Money Matters: Hope for a Healthy Retirement
A new report released by Fidelity Investments estimates how much retired couples will need for health care costs during retirement. It shows projected healthcare costs are up 75% since 2002 and up 2% from last year, reaching approximately $280,000.
Personal finance is just that – personal. Every individual’s financial situation, risk tolerance, and healthcare needs are different. Still, estimates like these can be a helpful starting point.
A savvy consumer reporter can help an audience understand what reports like this mean for them and, critically, what questions they should be asking themselves as they plan for the future.
Here are some ideas to get started.
The short answer is that healthcare costs are increasing and people are living longer, so many older Americans face longer-term chronic health conditions as they age.
Add context for your audience by localizing the issue. How do healthcare costs in your community compare to the national average? What about longevity?
Healthcare costs are just one, albeit growing, factor in retirement finance planning. Add context here by showing how healthcare costs in your area compare with overall cost of living, including housing, taxes, etc.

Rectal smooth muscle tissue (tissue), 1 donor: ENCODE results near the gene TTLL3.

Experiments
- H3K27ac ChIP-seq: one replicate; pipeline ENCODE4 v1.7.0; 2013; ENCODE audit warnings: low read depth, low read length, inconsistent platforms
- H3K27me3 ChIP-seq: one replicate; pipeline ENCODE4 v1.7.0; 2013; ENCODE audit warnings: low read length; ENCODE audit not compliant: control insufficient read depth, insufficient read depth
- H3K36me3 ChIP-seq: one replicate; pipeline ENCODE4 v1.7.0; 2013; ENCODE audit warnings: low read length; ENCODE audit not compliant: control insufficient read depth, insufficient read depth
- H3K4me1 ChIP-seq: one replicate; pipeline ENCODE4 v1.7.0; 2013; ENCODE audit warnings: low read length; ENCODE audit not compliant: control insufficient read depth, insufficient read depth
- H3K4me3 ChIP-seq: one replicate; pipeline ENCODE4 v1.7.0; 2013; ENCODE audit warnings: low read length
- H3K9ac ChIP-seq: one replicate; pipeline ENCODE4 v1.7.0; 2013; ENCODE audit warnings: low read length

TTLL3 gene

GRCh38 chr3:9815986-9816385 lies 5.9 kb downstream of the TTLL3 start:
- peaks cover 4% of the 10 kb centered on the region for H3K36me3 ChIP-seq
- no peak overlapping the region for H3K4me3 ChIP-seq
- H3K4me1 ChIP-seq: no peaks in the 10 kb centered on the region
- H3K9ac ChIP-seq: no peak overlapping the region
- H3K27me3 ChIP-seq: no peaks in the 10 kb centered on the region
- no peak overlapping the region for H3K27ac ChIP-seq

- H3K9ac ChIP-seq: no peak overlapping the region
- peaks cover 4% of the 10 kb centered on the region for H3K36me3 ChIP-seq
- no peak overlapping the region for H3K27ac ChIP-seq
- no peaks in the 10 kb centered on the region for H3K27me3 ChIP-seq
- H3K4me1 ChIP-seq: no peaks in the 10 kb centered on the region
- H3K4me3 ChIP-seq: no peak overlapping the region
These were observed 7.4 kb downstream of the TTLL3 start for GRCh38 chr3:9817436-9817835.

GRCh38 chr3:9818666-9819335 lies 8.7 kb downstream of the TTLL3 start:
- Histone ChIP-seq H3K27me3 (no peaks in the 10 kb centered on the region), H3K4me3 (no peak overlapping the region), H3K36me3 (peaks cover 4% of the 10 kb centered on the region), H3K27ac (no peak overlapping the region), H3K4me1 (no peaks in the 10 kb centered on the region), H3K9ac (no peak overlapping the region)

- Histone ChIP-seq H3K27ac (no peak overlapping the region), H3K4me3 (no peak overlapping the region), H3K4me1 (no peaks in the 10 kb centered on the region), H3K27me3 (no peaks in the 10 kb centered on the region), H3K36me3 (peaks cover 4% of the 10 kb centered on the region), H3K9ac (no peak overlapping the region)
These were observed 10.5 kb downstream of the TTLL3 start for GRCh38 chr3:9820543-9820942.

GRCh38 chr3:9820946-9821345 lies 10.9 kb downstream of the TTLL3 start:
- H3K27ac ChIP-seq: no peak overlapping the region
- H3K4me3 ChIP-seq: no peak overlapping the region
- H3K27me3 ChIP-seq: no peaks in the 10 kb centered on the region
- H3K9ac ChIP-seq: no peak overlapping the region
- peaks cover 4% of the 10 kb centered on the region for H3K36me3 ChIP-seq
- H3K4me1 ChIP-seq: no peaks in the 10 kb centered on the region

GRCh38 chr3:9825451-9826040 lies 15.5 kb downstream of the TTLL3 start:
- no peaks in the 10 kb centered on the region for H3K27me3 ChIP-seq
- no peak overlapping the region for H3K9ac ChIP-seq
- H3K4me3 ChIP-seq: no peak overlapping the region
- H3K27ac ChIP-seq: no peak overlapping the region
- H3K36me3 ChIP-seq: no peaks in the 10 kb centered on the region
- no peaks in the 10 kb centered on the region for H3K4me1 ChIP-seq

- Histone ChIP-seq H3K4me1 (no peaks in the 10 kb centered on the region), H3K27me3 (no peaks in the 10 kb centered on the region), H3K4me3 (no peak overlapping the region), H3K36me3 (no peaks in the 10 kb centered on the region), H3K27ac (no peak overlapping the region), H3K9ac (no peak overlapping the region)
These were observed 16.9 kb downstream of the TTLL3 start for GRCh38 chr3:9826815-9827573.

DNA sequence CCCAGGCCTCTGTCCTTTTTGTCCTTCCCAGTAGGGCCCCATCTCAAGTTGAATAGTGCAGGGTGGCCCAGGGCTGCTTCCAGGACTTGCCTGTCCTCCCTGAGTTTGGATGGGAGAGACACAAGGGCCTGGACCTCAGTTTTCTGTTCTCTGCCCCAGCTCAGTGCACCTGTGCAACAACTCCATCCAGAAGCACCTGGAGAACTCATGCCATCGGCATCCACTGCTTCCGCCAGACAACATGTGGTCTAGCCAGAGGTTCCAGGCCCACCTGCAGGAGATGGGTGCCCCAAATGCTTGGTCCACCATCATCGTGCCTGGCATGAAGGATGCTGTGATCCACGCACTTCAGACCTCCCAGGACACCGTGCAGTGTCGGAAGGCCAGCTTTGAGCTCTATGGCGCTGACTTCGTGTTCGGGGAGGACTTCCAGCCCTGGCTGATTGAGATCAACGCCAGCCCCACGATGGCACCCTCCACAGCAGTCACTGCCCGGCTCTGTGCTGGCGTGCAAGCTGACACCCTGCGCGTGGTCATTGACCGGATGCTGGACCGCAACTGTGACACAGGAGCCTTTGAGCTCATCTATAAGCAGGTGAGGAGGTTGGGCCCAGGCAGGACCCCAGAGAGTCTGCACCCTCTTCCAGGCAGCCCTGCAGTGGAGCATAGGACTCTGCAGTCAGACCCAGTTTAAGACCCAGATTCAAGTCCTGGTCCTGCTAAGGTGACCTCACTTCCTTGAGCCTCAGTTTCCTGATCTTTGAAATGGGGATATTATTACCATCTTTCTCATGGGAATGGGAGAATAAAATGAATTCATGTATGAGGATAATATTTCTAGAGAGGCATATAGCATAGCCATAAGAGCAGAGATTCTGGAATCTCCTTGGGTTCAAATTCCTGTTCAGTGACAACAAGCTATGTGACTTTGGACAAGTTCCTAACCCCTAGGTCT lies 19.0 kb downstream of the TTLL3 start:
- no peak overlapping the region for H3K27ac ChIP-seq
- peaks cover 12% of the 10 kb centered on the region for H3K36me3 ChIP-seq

What it means for you?
The report’s $280,000 number is just one estimate. It builds in assumptions like a retirement age of 65 and eligibility for Medicare, as well as the average longevity of men and women. It’s also an estimate for a couple. But, for most future retirees, not all of these assumptions are true. As with many finance stories, this is a great opportunity to illustrate a variety of scenarios. What would a comparable estimate look like for a single person? Someone who retires earlier, or later? Someone who currently has a chronic health condition?
What to do?
Many consumers will already be familiar with some basic advice. Contributing just a few dollars more per month to a retirement account can pay off significantly when retirement rolls around. Retiring even a few months later in some cases can result in higher Social Security benefits. But how can consumers know what’s right for them and balance their expenses today with the need to save for the future? What about low-income consumers in your area who may struggle to save?
Talking to financial planners and healthcare advocates will often yield some good, generally applicable advice.
For complex issues like this, it may also be worth expanding the scope of your story to include policy responses to increasing healthcare costs.